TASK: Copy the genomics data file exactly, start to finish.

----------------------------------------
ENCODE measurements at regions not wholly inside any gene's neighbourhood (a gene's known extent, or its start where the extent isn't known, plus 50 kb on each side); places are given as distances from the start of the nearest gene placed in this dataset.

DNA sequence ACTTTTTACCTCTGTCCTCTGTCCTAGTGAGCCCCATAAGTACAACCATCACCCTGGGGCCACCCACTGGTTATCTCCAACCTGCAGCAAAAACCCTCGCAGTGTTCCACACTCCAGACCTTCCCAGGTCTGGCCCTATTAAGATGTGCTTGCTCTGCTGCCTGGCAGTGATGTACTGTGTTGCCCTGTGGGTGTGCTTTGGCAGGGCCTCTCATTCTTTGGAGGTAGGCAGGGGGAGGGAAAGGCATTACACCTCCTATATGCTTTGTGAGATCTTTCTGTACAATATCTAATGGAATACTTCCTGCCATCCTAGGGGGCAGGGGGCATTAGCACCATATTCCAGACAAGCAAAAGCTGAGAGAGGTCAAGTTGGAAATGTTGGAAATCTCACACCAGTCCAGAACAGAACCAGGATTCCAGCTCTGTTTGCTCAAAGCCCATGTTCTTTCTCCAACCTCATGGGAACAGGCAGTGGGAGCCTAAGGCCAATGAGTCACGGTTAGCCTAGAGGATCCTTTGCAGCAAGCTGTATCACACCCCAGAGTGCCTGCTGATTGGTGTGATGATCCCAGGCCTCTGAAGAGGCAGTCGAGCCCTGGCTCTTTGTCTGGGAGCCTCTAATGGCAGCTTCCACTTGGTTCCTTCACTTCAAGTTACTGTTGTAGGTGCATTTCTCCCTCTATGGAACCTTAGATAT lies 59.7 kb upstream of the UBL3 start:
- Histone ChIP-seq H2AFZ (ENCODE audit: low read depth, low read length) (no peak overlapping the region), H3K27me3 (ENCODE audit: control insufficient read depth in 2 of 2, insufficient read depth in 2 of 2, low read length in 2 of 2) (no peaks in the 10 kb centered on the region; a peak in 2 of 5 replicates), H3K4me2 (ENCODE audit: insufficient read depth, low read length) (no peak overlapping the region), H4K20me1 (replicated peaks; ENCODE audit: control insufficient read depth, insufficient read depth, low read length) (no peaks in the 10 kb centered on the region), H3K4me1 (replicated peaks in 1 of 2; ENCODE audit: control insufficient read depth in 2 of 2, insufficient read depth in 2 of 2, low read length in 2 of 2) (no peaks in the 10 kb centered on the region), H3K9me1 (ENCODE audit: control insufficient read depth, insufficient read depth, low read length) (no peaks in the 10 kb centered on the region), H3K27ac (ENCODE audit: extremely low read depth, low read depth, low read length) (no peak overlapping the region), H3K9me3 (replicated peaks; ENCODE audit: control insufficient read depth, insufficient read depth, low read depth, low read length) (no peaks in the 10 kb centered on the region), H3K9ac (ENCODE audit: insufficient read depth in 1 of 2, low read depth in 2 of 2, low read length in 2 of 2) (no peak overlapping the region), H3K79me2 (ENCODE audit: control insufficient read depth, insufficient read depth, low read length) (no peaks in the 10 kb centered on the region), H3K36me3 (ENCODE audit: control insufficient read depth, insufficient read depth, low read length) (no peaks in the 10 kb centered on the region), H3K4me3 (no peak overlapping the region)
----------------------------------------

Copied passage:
ENCODE measurements at regions not wholly inside any gene's neighbourhood (a gene's known extent, or its start where the extent isn't known, plus 50 kb on each side); places are given as distances from the start of the nearest gene placed in this dataset.

DNA sequence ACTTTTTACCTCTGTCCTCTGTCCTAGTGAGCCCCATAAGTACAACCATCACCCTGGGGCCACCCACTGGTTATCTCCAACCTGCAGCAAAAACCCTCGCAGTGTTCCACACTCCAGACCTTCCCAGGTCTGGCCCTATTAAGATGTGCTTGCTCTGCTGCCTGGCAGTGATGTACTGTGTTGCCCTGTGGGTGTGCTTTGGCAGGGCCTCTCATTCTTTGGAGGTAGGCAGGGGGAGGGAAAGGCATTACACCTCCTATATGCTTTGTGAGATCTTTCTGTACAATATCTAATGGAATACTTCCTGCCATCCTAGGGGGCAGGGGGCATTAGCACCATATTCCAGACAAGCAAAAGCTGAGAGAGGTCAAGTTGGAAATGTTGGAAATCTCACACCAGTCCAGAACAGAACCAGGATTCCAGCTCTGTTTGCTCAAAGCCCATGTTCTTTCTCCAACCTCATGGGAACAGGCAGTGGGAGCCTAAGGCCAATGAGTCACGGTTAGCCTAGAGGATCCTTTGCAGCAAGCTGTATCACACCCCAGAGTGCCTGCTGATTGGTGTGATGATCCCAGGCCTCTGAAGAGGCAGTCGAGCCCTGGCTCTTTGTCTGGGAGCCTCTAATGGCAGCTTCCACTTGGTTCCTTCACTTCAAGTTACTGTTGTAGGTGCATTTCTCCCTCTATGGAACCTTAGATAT lies 59.7 kb upstream of the UBL3 start:
- Histone ChIP-seq H2AFZ (ENCODE audit: low read depth, low read length) (no peak overlapping the region), H3K27me3 (ENCODE audit: control insufficient read depth in 2 of 2, insufficient read depth in 2 of 2, low read length in 2 of 2) (no peaks in the 10 kb centered on the region; a peak in 2 of 5 replicates), H3K4me2 (ENCODE audit: insufficient read depth, low read length) (no peak overlapping the region), H4K20me1 (replicated peaks; ENCODE audit: control insufficient read depth, insufficient read depth, low read length) (no peaks in the 10 kb centered on the region), H3K4me1 (replicated peaks in 1 of 2; ENCODE audit: control insufficient read depth in 2 of 2, insufficient read depth in 2 of 2, low read length in 2 of 2) (no peaks in the 10 kb centered on the region), H3K9me1 (ENCODE audit: control insufficient read depth, insufficient read depth, low read length) (no peaks in the 10 kb centered on the region), H3K27ac (ENCODE audit: extremely low read depth, low read depth, low read length) (no peak overlapping the region), H3K9me3 (replicated peaks; ENCODE audit: control insufficient read depth, insufficient read depth, low read depth, low read length) (no peaks in the 10 kb centered on the region), H3K9ac (ENCODE audit: insufficient read depth in 1 of 2, low read depth in 2 of 2, low read length in 2 of 2) (no peak overlapping the region), H3K79me2 (ENCODE audit: control insufficient read depth, insufficient read depth, low read length) (no peaks in the 10 kb centered on the region), H3K36me3 (ENCODE audit: control insufficient read depth, insufficient read depth, low read length) (no peaks in the 10 kb centered on the region), H3K4me3 (no peak overlapping the region)